Discovering the landscape of what has been called the military nadir of the American Revolution has been a pursuit since the early days of battlefield tourism. In the 1930s and 40s, for instance, the celebrated Chadds Ford historian Chris Sanderson presented what he called his “bed sheet” lectures, using a white sheet marked with a black pen to illustrate the locations of not only the fords of 1777 but the now vanished hamlets such as Sconnelltown and Strode’s Mill.
Today, Sanderson’s idiosyncratic collection housed in the Chris Sanderson Museum in Chadds Ford sheds light on the Battle of Brandywine in interesting ways. One treasure on display is a 1787 edition of Encyclopedia Britannica, which was the first to include an entry about the Battle of Brandywine. Sanderson also favored objects that reflected the community knowledge of the battle, such as at the amusing sign (painted by the illustrator N.C. Wyeth) that once hung above the door of a local barbershop. The sign read, “This Is the Place Where Washington and Lafayette Had a Very Close Shave.”
Audiences in the 19th century enjoyed slightly more academic “caulk- board” lectures given by Wilmer MacElree, a West Chester author and trial lawyer. In 1912, he traveled to Chadds Ford with a group of fellow historians and looked for significant spots worthy of a historic marker. The group examined the same hilltop behind the John Chads’ House where Washington reportedly stood until cannon balls “began to fall,” before retreating with his officers. Overlooking the village of Chadds Ford, the hilltop offered a view of the surrounding area, MacElree noted, and showed a “variegated landscape [that] extends as far as the eye can reach in all directions.”
Much like Sanderson, MacElree believed the battlefield was best explored on foot, especially along the Brandywine and around Chadds Ford, which had been radically altered by “dam, bridge, and railroad embankments.” It addition, all nine of the so-called Lower Fords of the Brandywine had different names than those in 1777. Even in MacElree’s day, many of the crossing were no longer used – Corner Ford and Richling‘s Ford below Chadds Ford, among them – but he anticipated the public’s reaction to those confusing fords by encouraging his readers to trace the old colonial roads.
In 1777, Gen. Washington placed patrols along the fords where he anticipated a British attack moving from west to east across Brandywine with the main area of defense focused on the Nottingham Road. In reality, there were side paths that split off from the road so that travelers could chose to cross either Chads’ Ford or Chads’ Ferry. MacElree envisioned the paths as established through fares known as Upper Ford Road and Lower Ford Road. The latter road led to Chadds Ferry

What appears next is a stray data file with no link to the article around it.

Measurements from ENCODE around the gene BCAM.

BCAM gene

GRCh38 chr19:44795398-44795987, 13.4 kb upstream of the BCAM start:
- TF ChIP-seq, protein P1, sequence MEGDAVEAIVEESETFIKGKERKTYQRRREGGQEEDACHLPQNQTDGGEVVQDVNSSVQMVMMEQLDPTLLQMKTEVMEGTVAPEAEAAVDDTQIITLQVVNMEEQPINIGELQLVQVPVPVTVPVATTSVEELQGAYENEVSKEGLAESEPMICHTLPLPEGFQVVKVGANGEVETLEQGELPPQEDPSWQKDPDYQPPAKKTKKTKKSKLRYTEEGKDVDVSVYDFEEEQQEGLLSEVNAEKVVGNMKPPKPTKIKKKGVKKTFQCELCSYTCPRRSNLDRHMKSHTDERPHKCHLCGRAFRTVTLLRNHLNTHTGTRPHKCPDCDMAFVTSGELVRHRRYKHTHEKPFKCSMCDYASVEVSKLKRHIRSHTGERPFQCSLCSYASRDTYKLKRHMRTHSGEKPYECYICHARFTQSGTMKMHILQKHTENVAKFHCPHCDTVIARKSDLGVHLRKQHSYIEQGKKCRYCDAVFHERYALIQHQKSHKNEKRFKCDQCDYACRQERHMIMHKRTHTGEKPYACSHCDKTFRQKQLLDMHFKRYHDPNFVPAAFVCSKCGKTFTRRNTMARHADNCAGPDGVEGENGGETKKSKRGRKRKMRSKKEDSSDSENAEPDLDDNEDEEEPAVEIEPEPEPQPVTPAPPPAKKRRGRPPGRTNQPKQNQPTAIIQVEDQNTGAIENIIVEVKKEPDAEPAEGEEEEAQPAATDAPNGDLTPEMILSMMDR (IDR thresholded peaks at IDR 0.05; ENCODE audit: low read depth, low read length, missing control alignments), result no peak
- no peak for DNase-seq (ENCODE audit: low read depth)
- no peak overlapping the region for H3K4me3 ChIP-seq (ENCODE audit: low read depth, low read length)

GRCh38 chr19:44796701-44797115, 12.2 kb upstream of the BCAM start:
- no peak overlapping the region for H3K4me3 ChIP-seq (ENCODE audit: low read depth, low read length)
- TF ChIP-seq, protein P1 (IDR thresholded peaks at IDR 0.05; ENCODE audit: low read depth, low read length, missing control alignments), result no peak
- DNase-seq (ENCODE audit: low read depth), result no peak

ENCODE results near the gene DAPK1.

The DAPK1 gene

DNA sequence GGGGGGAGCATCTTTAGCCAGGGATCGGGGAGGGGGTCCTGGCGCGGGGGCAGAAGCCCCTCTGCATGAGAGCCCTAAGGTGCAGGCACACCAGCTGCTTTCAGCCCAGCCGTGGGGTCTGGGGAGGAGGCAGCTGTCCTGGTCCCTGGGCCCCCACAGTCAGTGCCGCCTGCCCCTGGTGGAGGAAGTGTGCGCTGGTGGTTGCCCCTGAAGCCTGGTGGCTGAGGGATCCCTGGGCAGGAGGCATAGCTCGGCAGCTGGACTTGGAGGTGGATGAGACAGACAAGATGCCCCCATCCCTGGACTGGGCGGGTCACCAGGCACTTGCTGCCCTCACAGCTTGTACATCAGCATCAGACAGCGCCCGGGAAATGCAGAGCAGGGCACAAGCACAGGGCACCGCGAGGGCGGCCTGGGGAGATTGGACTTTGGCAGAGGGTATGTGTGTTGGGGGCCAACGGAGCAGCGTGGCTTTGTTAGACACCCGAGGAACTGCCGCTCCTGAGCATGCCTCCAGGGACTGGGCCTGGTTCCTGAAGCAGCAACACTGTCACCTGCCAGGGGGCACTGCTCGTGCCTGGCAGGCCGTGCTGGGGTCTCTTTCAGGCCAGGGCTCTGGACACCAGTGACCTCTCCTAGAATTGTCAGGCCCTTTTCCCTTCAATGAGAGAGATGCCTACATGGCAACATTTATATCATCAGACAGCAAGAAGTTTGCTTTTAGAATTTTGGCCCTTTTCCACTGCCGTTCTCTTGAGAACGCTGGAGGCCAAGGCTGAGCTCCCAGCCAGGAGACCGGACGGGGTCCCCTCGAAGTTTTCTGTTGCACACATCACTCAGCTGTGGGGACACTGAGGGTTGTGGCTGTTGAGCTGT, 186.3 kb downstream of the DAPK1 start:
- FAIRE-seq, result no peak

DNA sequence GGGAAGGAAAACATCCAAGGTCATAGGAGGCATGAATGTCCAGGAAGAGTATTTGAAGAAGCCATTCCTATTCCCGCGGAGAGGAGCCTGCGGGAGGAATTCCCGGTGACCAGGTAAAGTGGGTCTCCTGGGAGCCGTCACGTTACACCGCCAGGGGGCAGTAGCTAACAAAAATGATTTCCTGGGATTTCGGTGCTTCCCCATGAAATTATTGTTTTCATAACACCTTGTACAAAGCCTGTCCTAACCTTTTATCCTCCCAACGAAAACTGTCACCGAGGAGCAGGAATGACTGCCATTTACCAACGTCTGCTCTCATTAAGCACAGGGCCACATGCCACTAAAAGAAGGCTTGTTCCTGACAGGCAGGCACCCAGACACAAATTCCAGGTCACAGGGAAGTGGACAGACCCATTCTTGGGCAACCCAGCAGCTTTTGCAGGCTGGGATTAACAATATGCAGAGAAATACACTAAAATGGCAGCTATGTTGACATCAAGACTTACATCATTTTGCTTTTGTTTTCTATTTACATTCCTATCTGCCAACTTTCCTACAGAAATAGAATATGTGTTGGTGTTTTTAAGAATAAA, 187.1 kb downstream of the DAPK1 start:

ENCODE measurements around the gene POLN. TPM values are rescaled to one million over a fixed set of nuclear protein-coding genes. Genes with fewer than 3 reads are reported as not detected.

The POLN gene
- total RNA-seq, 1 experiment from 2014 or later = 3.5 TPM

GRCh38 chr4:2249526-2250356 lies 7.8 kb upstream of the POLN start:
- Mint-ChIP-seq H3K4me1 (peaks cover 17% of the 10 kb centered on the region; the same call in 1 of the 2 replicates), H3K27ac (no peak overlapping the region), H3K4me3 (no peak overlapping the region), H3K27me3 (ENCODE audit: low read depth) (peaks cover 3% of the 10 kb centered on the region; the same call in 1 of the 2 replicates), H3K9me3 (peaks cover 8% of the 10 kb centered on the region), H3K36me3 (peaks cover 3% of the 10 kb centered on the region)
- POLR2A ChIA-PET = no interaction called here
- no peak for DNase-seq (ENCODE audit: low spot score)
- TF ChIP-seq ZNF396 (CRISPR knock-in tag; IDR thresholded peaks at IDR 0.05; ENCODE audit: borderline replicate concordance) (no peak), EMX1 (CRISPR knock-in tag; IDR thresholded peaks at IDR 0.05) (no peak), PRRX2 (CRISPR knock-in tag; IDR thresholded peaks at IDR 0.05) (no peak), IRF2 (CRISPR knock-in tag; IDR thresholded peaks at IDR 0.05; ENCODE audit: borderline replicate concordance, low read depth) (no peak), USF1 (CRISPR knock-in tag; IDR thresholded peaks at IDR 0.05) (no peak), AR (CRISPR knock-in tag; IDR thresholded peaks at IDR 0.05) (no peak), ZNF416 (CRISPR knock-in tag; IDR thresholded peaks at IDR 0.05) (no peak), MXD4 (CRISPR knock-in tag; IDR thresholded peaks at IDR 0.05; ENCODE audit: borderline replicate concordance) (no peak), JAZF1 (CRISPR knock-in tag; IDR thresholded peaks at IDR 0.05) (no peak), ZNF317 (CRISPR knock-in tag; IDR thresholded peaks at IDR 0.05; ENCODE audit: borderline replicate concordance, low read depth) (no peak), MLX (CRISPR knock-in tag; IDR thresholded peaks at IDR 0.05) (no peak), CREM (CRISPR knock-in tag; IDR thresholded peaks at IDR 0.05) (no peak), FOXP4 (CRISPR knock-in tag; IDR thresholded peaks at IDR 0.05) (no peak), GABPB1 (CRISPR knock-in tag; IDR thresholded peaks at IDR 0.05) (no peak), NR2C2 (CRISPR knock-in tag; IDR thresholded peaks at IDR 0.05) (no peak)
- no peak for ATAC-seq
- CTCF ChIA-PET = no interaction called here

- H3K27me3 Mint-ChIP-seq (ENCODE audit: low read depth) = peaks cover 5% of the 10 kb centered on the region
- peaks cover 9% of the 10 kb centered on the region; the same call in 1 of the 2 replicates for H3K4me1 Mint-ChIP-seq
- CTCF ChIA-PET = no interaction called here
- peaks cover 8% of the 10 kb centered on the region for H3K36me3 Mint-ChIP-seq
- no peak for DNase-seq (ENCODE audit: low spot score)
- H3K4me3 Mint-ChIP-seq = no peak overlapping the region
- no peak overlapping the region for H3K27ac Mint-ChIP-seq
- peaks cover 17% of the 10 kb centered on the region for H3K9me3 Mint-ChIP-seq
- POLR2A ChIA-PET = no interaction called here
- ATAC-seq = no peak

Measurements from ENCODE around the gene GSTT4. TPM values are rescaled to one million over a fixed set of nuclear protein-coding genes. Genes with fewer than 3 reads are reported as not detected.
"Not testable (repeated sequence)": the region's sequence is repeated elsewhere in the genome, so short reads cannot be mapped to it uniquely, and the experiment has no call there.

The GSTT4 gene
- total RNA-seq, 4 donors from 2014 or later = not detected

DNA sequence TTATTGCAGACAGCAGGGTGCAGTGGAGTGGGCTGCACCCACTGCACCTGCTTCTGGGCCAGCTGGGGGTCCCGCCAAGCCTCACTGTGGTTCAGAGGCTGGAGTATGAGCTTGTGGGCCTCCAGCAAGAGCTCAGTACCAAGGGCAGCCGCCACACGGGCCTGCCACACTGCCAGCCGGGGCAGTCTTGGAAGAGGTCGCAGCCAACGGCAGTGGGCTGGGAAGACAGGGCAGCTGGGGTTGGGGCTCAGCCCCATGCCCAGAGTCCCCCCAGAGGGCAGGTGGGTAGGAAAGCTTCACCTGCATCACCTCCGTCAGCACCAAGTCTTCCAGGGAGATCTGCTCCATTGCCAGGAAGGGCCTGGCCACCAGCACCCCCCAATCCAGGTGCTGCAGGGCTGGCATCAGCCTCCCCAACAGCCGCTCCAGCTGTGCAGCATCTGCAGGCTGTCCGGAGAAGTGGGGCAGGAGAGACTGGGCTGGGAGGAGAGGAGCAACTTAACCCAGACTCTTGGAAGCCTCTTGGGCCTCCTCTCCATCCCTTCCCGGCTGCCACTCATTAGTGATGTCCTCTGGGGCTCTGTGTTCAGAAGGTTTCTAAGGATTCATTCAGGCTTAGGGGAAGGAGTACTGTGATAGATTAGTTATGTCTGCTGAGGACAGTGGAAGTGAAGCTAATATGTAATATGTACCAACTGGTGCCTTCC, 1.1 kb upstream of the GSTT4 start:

MacElree wrote that one could imagine the location of Chads’ Ford since it lay just above a bridge during his lifetime on the Old Nottingham Road (Rt. 1). He described Chadds Ferry as being within six hundred feet of the bridge, but difficult to find since the area had been obliterated by the construction of the Philadelphia & Baltimore Central Railroad in 1854.
Historians now believe that the Lower Ford Road was once part of the colonial-era Starve Gut Road, so named because there were no taverns along it. The road may have roughly followed the current Fairville and Hillendale Roads, west of the village center of Chadds Ford.
In his 1912 book Along the Western Brandywine, MacElree includes an entire chapter on Chads’ Ferry, but unfortunately, he does not explain why such a small settlement came to have both a ford and a ferry. MacElree does describe the Ford in some detail, explaining that “its width is a little less than one hundred and fifty feet” and that in his day, it was difficult to see the crossing due to flooding. In his words, there were “times of freshets” when the “tussocky meadow of a thousand feet” was flooded and the area between the dam and John Chads’ house “is frequently covered with water.”
In colonial times, a bridge-building jury comprised of local residents did not even recommend the ford crossing, on the ferry’s, a “place most convenient and least expensive was about 13 perches below the said ford.” Evidently, John Chads didn’t consider the ford crossing either, even though it was near his first home and a tavern (later known as the Three Compasses) he established in 1736.